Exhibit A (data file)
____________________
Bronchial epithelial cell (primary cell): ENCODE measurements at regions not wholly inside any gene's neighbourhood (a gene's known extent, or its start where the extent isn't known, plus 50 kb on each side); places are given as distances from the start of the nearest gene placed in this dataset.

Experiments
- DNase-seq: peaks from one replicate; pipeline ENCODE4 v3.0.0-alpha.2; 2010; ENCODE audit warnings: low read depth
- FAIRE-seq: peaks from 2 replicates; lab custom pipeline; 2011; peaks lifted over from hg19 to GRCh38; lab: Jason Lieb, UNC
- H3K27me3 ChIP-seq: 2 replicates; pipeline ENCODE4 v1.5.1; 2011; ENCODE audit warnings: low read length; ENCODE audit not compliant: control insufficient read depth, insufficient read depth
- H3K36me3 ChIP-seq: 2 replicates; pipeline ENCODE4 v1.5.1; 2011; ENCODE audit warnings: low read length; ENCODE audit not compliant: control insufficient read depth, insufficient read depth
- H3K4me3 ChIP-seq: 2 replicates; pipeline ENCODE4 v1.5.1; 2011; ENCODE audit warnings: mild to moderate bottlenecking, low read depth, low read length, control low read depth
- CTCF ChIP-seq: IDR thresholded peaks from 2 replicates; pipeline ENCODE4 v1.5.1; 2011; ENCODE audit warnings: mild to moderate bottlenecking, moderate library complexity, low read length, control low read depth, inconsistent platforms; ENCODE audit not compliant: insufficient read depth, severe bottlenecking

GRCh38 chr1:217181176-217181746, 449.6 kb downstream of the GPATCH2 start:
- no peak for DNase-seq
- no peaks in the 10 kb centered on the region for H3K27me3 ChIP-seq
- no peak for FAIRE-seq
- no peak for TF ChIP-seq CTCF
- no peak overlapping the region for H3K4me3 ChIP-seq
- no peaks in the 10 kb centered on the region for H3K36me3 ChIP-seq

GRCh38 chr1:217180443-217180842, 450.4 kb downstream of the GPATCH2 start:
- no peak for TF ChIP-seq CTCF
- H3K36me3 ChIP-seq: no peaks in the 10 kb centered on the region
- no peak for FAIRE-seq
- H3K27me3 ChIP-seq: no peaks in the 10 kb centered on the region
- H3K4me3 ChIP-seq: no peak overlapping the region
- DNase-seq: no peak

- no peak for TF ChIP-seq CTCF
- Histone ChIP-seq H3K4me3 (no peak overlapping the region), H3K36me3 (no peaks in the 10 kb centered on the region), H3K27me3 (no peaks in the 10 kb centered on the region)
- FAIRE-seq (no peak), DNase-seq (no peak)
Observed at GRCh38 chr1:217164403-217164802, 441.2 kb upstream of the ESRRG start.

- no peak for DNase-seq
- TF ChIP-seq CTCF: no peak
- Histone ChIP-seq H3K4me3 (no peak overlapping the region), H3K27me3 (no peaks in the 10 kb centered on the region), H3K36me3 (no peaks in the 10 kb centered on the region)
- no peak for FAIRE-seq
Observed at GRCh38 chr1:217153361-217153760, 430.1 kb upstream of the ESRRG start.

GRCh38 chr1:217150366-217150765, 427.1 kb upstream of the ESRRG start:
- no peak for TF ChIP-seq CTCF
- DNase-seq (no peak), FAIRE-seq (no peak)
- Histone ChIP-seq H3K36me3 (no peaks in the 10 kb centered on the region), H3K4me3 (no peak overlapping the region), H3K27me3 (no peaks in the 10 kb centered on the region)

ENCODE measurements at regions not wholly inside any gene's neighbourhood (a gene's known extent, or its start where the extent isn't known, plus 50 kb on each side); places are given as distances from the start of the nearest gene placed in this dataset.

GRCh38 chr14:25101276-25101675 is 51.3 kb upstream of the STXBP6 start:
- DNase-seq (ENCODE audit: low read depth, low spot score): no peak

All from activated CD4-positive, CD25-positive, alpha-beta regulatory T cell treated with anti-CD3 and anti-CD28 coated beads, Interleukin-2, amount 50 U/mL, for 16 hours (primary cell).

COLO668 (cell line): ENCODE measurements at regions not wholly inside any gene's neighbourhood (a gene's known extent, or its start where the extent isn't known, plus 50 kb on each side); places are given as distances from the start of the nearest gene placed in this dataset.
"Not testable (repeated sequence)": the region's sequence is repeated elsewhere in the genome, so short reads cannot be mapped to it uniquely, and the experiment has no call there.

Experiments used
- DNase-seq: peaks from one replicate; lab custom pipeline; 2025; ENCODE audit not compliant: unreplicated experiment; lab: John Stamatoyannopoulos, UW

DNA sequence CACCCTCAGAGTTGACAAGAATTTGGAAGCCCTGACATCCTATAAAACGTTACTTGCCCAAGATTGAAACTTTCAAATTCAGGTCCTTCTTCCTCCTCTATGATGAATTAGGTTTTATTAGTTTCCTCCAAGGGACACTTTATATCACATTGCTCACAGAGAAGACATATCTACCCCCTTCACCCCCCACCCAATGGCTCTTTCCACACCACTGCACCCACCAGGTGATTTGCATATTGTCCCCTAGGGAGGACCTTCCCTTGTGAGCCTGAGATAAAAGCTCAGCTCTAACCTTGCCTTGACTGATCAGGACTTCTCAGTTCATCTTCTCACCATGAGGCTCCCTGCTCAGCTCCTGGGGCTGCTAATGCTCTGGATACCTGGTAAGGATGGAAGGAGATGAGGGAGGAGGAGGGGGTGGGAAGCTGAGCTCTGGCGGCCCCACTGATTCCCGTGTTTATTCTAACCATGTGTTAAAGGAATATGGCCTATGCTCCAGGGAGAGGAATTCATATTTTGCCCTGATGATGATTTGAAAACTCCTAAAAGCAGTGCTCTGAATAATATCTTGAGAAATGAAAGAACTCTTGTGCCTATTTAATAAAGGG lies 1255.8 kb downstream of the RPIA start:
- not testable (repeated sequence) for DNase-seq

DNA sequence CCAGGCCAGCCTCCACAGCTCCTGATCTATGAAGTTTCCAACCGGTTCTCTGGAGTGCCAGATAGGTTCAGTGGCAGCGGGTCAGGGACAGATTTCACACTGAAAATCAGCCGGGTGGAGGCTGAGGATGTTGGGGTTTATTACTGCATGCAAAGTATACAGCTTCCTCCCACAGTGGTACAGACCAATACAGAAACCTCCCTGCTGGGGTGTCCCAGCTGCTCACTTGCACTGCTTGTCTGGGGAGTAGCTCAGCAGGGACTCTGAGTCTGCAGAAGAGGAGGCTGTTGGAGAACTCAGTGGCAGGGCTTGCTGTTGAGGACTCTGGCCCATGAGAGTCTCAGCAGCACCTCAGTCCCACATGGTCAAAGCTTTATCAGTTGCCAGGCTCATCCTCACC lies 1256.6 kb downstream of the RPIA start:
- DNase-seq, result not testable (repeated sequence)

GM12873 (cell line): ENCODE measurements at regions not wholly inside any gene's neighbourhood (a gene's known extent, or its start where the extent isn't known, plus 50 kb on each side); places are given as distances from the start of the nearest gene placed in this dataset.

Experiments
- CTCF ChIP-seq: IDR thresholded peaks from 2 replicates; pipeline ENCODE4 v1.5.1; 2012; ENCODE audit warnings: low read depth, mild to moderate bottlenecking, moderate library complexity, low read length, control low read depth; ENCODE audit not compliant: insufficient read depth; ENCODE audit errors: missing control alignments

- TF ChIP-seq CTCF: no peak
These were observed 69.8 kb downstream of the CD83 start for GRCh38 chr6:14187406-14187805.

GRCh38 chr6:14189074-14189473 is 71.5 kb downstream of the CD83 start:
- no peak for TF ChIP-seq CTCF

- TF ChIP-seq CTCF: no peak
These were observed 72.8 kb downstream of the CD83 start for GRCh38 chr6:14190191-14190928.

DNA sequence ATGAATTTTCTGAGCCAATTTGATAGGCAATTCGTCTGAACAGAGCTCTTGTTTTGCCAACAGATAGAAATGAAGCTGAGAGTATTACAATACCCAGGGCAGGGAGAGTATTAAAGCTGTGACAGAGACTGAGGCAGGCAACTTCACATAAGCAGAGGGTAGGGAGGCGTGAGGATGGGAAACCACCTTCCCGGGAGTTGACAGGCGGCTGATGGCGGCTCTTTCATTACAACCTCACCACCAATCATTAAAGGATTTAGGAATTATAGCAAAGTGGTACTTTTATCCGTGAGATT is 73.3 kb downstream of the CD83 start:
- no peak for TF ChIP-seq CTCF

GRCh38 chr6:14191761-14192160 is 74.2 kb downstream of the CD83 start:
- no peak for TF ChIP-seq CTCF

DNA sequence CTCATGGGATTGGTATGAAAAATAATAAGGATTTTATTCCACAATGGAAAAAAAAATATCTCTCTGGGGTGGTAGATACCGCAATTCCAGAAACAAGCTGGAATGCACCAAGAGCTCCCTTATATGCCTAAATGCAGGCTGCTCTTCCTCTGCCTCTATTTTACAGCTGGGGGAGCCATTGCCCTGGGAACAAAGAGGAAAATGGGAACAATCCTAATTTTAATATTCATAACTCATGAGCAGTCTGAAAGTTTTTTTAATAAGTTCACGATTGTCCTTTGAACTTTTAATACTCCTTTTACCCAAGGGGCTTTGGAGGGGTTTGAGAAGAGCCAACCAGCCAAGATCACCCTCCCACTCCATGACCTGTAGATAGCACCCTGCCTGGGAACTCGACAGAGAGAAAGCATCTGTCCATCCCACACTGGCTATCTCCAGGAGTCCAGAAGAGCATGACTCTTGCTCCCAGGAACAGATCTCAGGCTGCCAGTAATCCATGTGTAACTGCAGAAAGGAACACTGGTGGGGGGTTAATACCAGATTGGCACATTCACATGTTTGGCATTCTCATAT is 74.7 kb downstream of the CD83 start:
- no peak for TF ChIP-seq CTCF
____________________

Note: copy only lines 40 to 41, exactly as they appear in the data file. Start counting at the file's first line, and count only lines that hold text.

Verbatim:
COLO668 (cell line): ENCODE measurements at regions not wholly inside any gene's neighbourhood (a gene's known extent, or its start where the extent isn't known, plus 50 kb on each side); places are given as distances from the start of the nearest gene placed in this dataset.
"Not testable (repeated sequence)": the region's sequence is repeated elsewhere in the genome, so short reads cannot be mapped to it uniquely, and the experiment has no call there.